Non-Alcoholic Steatohepatitis (NASH): Care Instructions

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Digestive system

Your Care Instructions

Non-alcoholic steatohepatitis (NASH) is liver inflammation. It is caused by a buildup of fat in the liver. The fat buildup is not caused by drinking alcohol. Because of the inflammation, the liver does not work as well as it should.

NASH is part of a group of liver diseases called non-alcoholic fatty liver disease. In these diseases, fat builds up in the liver and sometimes causes liver damage. This damage can get worse over time.

Follow-up care is a key part of your treatment and safety. Be sure to make and go to all appointments, and call your doctor or nurse call line if you are having problems. It's also a good idea to know your test results and keep a list of the medicines you take.

How can you care for yourself at home?

  • Stay at a healthy weight. Or if you need to, slowly get to a healthy weight.
  • Control your cholesterol. Talk to your doctor about ways to lower your cholesterol, if needed. You might try getting active, taking medicines, and making healthy changes to your diet.
  • Eat healthy foods. This includes fruits, vegetables, lean meats and dairy, and whole grains.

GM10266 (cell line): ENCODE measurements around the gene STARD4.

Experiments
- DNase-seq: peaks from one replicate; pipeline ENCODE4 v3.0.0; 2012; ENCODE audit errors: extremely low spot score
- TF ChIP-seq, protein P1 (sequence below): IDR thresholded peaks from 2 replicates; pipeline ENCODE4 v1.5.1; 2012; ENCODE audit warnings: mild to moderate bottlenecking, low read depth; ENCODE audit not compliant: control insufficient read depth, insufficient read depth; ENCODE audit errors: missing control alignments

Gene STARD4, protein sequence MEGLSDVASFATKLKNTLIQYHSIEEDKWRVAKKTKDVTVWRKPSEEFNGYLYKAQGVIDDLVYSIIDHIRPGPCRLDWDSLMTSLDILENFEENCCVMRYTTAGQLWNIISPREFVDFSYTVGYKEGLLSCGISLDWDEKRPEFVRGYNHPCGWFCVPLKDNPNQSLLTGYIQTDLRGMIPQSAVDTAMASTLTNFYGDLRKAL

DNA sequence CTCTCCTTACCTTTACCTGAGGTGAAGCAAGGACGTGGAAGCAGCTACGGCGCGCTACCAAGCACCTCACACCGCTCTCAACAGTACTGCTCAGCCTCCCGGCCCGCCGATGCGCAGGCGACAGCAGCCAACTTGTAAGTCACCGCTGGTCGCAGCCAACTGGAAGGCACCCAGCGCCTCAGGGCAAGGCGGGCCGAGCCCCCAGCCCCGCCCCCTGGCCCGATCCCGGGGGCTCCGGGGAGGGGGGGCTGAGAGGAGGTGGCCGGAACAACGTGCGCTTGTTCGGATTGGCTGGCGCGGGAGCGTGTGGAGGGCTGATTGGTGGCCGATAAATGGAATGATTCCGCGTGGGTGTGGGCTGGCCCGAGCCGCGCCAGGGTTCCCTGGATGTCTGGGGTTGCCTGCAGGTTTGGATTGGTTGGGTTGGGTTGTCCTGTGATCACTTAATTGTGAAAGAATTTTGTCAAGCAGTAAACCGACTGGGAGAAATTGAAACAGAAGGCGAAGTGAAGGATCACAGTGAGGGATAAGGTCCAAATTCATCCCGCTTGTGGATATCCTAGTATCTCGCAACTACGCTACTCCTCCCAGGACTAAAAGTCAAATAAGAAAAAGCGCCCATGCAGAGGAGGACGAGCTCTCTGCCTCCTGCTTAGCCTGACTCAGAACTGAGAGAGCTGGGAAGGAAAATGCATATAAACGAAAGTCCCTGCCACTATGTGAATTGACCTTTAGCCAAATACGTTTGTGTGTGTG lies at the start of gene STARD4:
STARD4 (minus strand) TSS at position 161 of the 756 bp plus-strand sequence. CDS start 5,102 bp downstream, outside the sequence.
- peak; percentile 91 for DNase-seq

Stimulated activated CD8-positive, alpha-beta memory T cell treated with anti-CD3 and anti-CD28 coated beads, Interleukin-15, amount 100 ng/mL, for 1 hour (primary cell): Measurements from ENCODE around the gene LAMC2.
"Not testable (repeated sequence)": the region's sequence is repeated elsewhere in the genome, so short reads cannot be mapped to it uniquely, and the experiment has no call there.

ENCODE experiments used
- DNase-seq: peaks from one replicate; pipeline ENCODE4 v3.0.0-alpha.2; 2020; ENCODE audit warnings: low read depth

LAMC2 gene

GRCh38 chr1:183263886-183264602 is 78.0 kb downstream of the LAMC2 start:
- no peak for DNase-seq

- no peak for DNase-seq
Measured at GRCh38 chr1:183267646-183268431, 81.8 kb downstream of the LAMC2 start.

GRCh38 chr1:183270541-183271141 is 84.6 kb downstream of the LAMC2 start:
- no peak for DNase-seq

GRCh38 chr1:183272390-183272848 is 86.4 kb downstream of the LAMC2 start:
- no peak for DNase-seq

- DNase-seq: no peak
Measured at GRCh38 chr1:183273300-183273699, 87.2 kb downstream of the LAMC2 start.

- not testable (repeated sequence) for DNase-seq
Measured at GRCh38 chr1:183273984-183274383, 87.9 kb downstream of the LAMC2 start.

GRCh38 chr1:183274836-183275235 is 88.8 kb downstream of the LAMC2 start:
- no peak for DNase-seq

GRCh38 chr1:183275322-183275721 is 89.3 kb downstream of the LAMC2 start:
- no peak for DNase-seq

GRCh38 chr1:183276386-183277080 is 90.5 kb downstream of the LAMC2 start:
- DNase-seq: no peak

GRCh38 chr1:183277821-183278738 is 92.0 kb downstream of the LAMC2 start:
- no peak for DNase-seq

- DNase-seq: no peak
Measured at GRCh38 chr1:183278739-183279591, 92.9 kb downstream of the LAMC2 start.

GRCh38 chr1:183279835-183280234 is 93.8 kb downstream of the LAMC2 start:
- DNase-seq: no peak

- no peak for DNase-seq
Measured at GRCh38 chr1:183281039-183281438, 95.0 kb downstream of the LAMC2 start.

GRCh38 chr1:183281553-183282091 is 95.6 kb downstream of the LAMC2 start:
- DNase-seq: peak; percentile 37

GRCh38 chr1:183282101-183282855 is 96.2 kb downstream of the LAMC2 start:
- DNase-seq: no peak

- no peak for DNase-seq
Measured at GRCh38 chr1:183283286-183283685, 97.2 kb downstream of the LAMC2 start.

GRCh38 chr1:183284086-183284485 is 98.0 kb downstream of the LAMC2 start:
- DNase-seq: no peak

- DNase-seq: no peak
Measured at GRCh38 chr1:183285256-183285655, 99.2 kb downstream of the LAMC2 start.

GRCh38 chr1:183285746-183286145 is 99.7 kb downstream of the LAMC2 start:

• If you have diabetes, keep your blood sugar at your target level.
  • Get at least 2½ hours of exercise a week. Walking is a good choice. You also may want to do other activities, such as running, swimming, cycling, or playing tennis or team sports.
  • Limit alcohol, or do not drink. Alcohol can damage the liver and cause health problems.

When should you call for help?

Call 911 anytime you think you may need emergency care. For example, call if:

  • You have trouble breathing.
  • You vomit blood or what looks like coffee grounds.

Call your doctor or nurse call line now or seek immediate medical care if:

  • You feel very sleepy or confused.
  • You have new or worse belly pain.
  • You have a fever.
  • There is a new or increasing yellow tint to your skin or the whites of your eyes.
  • You have any abnormal bleeding, such as:
    • Nosebleeds.
    • Vaginal bleeding that is different (heavier, more frequent, at a different time of the month) than what you are used to.
    • Bloody or black stools, or rectal bleeding.
    • Bloody or pink urine.

Watch closely for changes in your health, and be sure to contact your doctor if:

  • Your belly is getting bigger.
  • You are gaining weight.
  • You have any problems.

Where can you learn more?

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Current as of: May 12, 2017